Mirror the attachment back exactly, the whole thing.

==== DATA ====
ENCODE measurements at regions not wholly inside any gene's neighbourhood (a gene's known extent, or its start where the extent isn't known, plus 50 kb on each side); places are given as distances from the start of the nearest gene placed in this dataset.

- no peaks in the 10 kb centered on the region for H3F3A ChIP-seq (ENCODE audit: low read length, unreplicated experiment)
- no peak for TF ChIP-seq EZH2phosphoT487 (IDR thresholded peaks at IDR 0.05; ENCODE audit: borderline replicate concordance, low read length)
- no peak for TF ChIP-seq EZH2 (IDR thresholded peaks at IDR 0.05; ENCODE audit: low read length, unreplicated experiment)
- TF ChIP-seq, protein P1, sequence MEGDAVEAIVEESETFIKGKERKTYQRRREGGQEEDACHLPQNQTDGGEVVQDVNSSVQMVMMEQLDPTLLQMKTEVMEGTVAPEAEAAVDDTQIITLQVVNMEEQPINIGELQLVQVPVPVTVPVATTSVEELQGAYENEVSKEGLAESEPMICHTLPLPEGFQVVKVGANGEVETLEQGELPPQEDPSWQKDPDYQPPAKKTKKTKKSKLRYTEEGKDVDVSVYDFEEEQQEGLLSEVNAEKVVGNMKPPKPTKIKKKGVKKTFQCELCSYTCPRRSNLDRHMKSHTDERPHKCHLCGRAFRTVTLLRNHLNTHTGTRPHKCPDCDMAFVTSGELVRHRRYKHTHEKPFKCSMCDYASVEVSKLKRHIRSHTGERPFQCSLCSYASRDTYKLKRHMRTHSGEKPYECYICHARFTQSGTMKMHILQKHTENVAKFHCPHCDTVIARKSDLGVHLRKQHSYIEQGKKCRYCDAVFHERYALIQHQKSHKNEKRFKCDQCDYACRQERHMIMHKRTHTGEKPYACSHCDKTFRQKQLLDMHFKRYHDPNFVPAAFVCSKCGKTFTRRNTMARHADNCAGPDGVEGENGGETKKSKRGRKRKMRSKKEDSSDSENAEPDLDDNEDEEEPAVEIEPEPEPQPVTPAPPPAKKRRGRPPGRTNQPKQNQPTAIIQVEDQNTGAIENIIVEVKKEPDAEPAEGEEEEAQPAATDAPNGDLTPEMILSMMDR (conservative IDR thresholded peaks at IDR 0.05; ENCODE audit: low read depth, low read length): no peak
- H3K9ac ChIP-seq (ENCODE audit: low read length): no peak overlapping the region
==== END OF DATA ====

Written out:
ENCODE measurements at regions not wholly inside any gene's neighbourhood (a gene's known extent, or its start where the extent isn't known, plus 50 kb on each side); places are given as distances from the start of the nearest gene placed in this dataset.

- no peaks in the 10 kb centered on the region for H3F3A ChIP-seq (ENCODE audit: low read length, unreplicated experiment)
- no peak for TF ChIP-seq EZH2phosphoT487 (IDR thresholded peaks at IDR 0.05; ENCODE audit: borderline replicate concordance, low read length)
- no peak for TF ChIP-seq EZH2 (IDR thresholded peaks at IDR 0.05; ENCODE audit: low read length, unreplicated experiment)
- TF ChIP-seq, protein P1, sequence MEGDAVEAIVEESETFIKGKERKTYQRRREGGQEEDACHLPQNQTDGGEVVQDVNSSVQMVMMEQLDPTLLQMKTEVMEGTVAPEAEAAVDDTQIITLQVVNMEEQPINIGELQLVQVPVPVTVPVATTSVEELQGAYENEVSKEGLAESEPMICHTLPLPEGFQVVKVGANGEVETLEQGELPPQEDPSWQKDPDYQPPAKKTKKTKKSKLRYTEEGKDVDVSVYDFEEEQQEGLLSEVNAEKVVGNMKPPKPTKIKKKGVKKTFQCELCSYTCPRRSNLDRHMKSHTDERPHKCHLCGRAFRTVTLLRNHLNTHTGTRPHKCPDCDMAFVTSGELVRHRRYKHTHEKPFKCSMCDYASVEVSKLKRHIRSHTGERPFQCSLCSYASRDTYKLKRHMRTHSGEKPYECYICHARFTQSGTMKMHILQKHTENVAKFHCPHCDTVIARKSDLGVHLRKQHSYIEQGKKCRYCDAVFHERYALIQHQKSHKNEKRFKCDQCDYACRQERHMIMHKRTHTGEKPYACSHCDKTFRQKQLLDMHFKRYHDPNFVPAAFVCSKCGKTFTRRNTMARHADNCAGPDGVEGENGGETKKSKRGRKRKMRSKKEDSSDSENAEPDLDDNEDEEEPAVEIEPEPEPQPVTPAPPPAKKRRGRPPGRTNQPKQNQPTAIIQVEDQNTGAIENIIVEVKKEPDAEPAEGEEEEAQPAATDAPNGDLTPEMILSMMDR (conservative IDR thresholded peaks at IDR 0.05; ENCODE audit: low read depth, low read length): no peak
- H3K9ac ChIP-seq (ENCODE audit: low read length): no peak overlapping the region